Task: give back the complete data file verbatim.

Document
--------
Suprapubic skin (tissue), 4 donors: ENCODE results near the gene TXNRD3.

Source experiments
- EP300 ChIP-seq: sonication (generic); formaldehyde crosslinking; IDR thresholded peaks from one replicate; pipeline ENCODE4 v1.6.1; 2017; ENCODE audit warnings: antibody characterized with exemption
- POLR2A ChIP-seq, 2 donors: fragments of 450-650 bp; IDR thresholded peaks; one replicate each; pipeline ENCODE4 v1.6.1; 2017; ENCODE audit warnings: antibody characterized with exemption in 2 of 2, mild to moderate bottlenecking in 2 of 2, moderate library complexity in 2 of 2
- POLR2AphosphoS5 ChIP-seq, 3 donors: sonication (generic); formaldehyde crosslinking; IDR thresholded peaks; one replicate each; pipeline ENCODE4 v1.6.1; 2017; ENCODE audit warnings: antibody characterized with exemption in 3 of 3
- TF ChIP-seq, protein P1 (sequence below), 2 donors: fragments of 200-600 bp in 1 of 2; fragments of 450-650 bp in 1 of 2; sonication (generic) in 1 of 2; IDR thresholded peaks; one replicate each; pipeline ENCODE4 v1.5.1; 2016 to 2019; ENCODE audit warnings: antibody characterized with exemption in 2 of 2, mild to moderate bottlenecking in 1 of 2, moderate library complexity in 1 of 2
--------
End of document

Suprapubic skin (tissue), 4 donors: ENCODE results near the gene TXNRD3.

Source experiments
- EP300 ChIP-seq: sonication (generic); formaldehyde crosslinking; IDR thresholded peaks from one replicate; pipeline ENCODE4 v1.6.1; 2017; ENCODE audit warnings: antibody characterized with exemption
- POLR2A ChIP-seq, 2 donors: fragments of 450-650 bp; IDR thresholded peaks; one replicate each; pipeline ENCODE4 v1.6.1; 2017; ENCODE audit warnings: antibody characterized with exemption in 2 of 2, mild to moderate bottlenecking in 2 of 2, moderate library complexity in 2 of 2
- POLR2AphosphoS5 ChIP-seq, 3 donors: sonication (generic); formaldehyde crosslinking; IDR thresholded peaks; one replicate each; pipeline ENCODE4 v1.6.1; 2017; ENCODE audit warnings: antibody characterized with exemption in 3 of 3
- TF ChIP-seq, protein P1 (sequence below), 2 donors: fragments of 200-600 bp in 1 of 2; fragments of 450-650 bp in 1 of 2; sonication (generic) in 1 of 2; IDR thresholded peaks; one replicate each; pipeline ENCODE4 v1.5.1; 2016 to 2019; ENCODE audit warnings: antibody characterized with exemption in 2 of 2, mild to moderate bottlenecking in 1 of 2, moderate library complexity in 1 of 2